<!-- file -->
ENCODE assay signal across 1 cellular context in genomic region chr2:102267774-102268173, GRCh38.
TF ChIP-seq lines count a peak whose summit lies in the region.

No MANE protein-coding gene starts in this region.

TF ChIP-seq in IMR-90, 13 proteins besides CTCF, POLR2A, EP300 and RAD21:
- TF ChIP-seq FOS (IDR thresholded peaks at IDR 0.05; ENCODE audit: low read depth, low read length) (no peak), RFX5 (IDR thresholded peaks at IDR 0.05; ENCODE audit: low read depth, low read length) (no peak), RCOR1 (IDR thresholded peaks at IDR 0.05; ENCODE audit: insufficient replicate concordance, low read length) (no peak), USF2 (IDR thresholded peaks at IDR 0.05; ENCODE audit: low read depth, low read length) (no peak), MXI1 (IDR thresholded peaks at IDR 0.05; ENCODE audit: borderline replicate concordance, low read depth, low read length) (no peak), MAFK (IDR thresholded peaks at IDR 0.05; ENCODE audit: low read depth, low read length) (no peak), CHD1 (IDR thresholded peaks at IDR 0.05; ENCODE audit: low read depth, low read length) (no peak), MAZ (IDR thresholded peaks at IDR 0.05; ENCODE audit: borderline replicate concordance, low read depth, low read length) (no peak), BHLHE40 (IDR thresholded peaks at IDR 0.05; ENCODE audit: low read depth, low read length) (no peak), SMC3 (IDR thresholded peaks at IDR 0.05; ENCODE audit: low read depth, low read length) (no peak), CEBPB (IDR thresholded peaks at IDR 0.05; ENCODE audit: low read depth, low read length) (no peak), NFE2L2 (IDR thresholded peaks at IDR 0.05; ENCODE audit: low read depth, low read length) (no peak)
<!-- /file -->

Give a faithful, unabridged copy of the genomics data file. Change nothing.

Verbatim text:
ENCODE assay signal across 1 cellular context in genomic region chr2:102267774-102268173, GRCh38.
TF ChIP-seq lines count a peak whose summit lies in the region.

No MANE protein-coding gene starts in this region.

TF ChIP-seq in IMR-90, 13 proteins besides CTCF, POLR2A, EP300 and RAD21:
- TF ChIP-seq FOS (IDR thresholded peaks at IDR 0.05; ENCODE audit: low read depth, low read length) (no peak), RFX5 (IDR thresholded peaks at IDR 0.05; ENCODE audit: low read depth, low read length) (no peak), RCOR1 (IDR thresholded peaks at IDR 0.05; ENCODE audit: insufficient replicate concordance, low read length) (no peak), USF2 (IDR thresholded peaks at IDR 0.05; ENCODE audit: low read depth, low read length) (no peak), MXI1 (IDR thresholded peaks at IDR 0.05; ENCODE audit: borderline replicate concordance, low read depth, low read length) (no peak), MAFK (IDR thresholded peaks at IDR 0.05; ENCODE audit: low read depth, low read length) (no peak), CHD1 (IDR thresholded peaks at IDR 0.05; ENCODE audit: low read depth, low read length) (no peak), MAZ (IDR thresholded peaks at IDR 0.05; ENCODE audit: borderline replicate concordance, low read depth, low read length) (no peak), BHLHE40 (IDR thresholded peaks at IDR 0.05; ENCODE audit: low read depth, low read length) (no peak), SMC3 (IDR thresholded peaks at IDR 0.05; ENCODE audit: low read depth, low read length) (no peak), CEBPB (IDR thresholded peaks at IDR 0.05; ENCODE audit: low read depth, low read length) (no peak), NFE2L2 (IDR thresholded peaks at IDR 0.05; ENCODE audit: low read depth, low read length) (no peak)